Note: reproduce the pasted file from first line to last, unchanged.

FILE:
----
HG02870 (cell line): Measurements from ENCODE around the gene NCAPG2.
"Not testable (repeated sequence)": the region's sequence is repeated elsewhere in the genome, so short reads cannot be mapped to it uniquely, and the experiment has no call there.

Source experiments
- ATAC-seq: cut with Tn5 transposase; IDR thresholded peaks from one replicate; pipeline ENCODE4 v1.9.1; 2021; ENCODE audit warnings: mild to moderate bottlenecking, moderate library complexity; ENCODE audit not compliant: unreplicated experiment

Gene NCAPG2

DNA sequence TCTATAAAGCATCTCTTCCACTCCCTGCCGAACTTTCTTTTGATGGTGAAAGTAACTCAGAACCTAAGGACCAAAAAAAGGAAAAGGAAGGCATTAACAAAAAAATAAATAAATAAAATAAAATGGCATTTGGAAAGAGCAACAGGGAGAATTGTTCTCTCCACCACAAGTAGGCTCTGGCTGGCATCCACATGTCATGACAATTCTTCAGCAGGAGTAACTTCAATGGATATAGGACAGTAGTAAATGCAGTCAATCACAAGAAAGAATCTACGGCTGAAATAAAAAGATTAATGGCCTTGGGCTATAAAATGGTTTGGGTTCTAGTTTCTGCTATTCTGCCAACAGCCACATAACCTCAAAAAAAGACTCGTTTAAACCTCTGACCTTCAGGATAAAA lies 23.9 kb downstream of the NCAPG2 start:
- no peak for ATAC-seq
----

HG02870 (cell line): Measurements from ENCODE around the gene NCAPG2.
"Not testable (repeated sequence)": the region's sequence is repeated elsewhere in the genome, so short reads cannot be mapped to it uniquely, and the experiment has no call there.

Source experiments
- ATAC-seq: cut with Tn5 transposase; IDR thresholded peaks from one replicate; pipeline ENCODE4 v1.9.1; 2021; ENCODE audit warnings: mild to moderate bottlenecking, moderate library complexity; ENCODE audit not compliant: unreplicated experiment

Gene NCAPG2

DNA sequence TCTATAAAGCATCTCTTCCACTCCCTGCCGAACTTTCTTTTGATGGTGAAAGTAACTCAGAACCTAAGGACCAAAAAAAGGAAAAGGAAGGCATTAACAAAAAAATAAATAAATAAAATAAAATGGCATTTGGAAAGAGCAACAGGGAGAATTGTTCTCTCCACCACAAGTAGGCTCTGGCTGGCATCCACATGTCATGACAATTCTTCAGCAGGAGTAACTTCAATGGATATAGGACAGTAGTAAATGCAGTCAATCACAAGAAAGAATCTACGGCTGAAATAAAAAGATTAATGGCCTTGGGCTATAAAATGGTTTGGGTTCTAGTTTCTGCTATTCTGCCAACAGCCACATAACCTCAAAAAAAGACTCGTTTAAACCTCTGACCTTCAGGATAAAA lies 23.9 kb downstream of the NCAPG2 start:
- no peak for ATAC-seq